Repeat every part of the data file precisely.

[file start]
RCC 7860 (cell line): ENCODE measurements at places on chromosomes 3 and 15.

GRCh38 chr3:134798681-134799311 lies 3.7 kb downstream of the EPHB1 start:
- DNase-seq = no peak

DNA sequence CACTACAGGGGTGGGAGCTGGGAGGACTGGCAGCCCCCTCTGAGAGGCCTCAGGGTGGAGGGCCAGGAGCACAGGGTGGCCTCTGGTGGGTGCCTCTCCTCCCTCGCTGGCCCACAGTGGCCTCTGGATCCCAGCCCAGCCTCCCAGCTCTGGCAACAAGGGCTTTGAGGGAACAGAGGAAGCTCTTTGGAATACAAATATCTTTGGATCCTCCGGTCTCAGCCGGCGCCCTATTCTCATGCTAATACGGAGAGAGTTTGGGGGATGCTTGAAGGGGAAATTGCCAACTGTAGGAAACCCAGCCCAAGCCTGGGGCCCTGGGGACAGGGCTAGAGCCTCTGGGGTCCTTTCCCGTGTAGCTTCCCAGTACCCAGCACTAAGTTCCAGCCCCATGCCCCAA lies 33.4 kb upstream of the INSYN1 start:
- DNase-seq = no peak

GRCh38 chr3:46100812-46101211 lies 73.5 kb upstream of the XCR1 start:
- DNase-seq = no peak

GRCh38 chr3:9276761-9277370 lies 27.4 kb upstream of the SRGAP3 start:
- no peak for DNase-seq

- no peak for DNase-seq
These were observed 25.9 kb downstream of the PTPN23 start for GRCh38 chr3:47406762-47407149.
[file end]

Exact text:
RCC 7860 (cell line): ENCODE measurements at places on chromosomes 3 and 15.

GRCh38 chr3:134798681-134799311 lies 3.7 kb downstream of the EPHB1 start:
- DNase-seq = no peak

DNA sequence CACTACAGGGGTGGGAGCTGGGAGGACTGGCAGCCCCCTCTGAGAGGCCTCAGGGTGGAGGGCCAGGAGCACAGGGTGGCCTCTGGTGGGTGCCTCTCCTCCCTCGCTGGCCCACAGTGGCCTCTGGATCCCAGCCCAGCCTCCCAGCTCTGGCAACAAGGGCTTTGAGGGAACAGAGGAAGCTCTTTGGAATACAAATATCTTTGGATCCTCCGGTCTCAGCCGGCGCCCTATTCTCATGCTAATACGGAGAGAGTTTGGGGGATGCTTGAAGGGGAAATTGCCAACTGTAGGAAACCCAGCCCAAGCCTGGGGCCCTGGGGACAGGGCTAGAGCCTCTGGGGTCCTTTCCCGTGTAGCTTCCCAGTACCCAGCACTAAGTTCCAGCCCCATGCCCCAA lies 33.4 kb upstream of the INSYN1 start:
- DNase-seq = no peak

GRCh38 chr3:46100812-46101211 lies 73.5 kb upstream of the XCR1 start:
- DNase-seq = no peak

GRCh38 chr3:9276761-9277370 lies 27.4 kb upstream of the SRGAP3 start:
- no peak for DNase-seq

- no peak for DNase-seq
These were observed 25.9 kb downstream of the PTPN23 start for GRCh38 chr3:47406762-47407149.